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Big bang moving 3 time the speed of light?

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posted on Feb, 5 2019 @ 08:56 AM
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originally posted by: Raggedyman
How do we know the Big Bang is operating at a constant speed, it might have slowed down to, ahh who knows, it’s all just a guess by scientists who think we should believe their guess


Lol, nobody cares what you believe or not.

Science does just fine without any believers.




posted on Feb, 5 2019 @ 08:59 AM
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originally posted by: Gothmog

originally posted by: Box of Rain

originally posted by: Gothmog


what is it expanding in to?

In the Universe ?

But this doesn't explain the point that, as you mentioned in your post above, if space is being created ahead of the expanding universe, what exists there before that space is created ahead of it (if there is a "there" there)?

It is rightfully said that the big bang is not an expansion into space , but rather an expansionof space. And that's fine, but what -- if anything -- is outside of that expansion? Or is there even an "outside" that we can talk about.

How large can the universe grow ?
As I stated before . imagine a balloon as the space/time fabric. Now , imagine the "known" universe inside that balloon. What happens as the balloon is being inflated ?


By "known" universe, do you mean observable? Let's forget the "known" universe for a minute, and just talk about the entirety of the fabric of space-time of our universe as a whole -- observable and unobservable.

I'm talking about the entirety of the place in which our space-time exists, and is a a place where our physics is what we know it to be (because, frankly, it's the place in which our space-time exists).

My question is that if the entirety of our universe -- the actual fabric of that universe, i.e., space-time itself -- is expanding and creating additional space-time fabric "ahead" of it as it expands, what was there "ahead" of that space-time fabric prior to that expansion?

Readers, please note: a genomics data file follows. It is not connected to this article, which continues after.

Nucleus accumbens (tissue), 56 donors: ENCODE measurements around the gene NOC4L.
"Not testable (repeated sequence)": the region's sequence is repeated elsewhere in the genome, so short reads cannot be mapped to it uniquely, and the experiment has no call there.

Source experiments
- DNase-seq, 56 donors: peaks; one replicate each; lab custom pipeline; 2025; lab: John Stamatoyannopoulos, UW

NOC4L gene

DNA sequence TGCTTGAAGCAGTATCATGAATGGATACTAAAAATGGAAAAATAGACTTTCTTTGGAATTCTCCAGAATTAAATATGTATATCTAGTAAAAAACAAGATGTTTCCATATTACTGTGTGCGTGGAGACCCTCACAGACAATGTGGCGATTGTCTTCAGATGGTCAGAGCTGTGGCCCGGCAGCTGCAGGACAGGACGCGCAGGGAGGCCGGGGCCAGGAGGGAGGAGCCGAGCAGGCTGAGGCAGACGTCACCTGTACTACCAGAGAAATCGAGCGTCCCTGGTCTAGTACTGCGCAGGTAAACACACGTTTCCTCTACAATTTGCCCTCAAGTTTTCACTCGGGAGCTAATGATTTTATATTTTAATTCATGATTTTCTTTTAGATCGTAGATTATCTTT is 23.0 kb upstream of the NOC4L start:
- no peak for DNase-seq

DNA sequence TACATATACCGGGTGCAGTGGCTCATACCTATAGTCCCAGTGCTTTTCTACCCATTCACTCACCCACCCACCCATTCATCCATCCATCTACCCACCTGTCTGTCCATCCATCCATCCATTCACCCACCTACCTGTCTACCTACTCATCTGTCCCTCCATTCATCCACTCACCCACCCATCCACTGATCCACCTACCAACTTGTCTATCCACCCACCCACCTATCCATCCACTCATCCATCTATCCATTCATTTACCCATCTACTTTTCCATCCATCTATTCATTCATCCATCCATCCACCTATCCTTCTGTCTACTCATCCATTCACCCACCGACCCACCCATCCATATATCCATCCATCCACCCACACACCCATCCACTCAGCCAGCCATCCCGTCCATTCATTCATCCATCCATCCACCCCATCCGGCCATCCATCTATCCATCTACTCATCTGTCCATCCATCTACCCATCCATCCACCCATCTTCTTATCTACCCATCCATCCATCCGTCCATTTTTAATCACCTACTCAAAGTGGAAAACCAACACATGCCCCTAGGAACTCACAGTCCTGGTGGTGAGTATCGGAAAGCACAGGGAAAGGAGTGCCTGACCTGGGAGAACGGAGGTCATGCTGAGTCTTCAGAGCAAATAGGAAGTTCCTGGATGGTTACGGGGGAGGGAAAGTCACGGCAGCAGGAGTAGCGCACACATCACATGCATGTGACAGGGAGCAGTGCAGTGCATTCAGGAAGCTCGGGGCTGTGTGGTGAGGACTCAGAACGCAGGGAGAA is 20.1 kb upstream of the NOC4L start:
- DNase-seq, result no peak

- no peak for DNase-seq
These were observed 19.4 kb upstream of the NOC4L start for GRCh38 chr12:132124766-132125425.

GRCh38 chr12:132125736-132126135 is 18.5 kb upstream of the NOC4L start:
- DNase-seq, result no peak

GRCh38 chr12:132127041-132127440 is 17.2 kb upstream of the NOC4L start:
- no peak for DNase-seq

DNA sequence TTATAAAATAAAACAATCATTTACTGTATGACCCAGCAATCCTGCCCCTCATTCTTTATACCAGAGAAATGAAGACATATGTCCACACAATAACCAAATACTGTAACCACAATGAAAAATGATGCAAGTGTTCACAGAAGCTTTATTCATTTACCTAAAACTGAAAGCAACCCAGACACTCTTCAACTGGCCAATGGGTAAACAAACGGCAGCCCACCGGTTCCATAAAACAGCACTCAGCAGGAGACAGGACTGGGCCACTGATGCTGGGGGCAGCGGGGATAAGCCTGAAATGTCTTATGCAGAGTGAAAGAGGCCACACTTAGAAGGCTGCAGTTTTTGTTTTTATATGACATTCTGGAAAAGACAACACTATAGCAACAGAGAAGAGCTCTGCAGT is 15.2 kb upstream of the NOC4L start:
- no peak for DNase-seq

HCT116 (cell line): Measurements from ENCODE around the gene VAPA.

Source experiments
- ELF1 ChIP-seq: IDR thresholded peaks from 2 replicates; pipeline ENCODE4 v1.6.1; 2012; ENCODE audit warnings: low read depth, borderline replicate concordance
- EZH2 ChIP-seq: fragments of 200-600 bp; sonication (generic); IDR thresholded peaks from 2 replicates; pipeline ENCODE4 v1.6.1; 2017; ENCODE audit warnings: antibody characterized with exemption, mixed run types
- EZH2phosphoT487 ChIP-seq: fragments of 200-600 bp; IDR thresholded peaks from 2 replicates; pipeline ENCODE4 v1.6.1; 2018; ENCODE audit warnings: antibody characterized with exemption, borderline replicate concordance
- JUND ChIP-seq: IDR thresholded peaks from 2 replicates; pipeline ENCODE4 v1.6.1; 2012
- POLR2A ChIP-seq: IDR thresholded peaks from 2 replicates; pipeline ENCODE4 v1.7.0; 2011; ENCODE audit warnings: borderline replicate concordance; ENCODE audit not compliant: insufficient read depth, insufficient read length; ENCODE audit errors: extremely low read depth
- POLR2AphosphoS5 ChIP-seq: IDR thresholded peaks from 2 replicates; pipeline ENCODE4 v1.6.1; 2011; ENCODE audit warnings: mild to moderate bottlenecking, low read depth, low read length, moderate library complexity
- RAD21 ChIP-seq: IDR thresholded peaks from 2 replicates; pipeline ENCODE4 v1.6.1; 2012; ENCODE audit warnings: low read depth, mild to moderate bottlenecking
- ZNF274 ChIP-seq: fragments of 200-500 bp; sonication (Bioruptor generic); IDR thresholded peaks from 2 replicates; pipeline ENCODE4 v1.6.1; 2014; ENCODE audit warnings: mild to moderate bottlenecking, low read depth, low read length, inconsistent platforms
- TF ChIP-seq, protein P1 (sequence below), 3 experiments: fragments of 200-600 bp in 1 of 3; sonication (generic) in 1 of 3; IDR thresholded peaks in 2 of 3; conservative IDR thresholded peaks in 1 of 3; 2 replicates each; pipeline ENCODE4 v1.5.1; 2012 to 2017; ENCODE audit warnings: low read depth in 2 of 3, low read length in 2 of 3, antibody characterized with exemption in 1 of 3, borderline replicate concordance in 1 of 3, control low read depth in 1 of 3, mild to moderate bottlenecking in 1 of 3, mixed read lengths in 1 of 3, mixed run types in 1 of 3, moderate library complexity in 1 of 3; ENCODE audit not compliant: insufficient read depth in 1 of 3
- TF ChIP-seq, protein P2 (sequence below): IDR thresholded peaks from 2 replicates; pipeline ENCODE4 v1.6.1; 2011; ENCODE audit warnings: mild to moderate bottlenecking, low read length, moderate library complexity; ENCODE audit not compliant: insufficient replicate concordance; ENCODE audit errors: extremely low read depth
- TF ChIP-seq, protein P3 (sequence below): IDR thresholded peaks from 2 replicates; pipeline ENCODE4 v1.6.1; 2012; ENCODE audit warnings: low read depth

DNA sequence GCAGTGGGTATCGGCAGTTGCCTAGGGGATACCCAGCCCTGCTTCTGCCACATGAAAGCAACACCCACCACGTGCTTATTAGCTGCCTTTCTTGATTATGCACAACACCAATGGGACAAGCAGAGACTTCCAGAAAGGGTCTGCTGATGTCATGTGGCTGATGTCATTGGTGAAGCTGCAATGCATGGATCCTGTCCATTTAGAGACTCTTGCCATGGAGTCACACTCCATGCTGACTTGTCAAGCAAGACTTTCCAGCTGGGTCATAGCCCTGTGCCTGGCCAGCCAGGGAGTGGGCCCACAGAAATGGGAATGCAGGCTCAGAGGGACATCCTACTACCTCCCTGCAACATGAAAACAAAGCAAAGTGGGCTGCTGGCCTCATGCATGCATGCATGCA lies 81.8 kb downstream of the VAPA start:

edit on 2019/2/5 by Box of Rain because: (no reason given)



posted on Feb, 5 2019 @ 09:05 AM
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originally posted by: Gothmog
a reply to: LSU2018



I don't buy it.

It is not 4 sale




Everything is already in place as it has been for billions of years.

Really ?
As the "Red Shift" is observable.




I love science but couldn't care less for what we call scientists these days

Which era do you care for ?
The Dark Ages ?
The Medieval Period ?
The Renaissance ?




The reason this is all a theory is because they can't prove it

Every idea starts as a Theory
Once upon a time it was theorized the world was round and circled the sun



All they can do is jump through 30 million hoops and loops and dandydoos to write an article, throw out some 108 character formula and say "See? Told ya."


It is just a little bit more complicated than that
Research
Theory
Peer review
Acceptance
So on and so forth


It's certainly for sale. We can either buy it or refuse it. I'll take the medieval period if that was multiple choice, yes. Once upon a time, indeed, the Earth being round was just a theory. But it's easy to see with technology that it's round. We can't go back in time to see how the universe started, we can't go far enough into the outskirts of the farthest galaxy to see if space is expanding or where it stops. Peer reviews are just a gaggle of like minded people coming together and having the same opinion about something. Wouldn't you agree?

I've never heard of the Red Shift so I'll Google that now.



ETA: Redshift is another theory. We don't know if it's true. I've come to the conclusion that everything already being in place for billions of years is just as believable as the other theories. Until one of us can prove otherwise, that's all we have to go by. FTR, I respect other theories, I just don't think they're believable. If they are, where does the universe end and where does it begin?
edit on 5-2-2019 by LSU2018 because: (no reason given)



posted on Feb, 5 2019 @ 09:14 AM
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originally posted by: moebius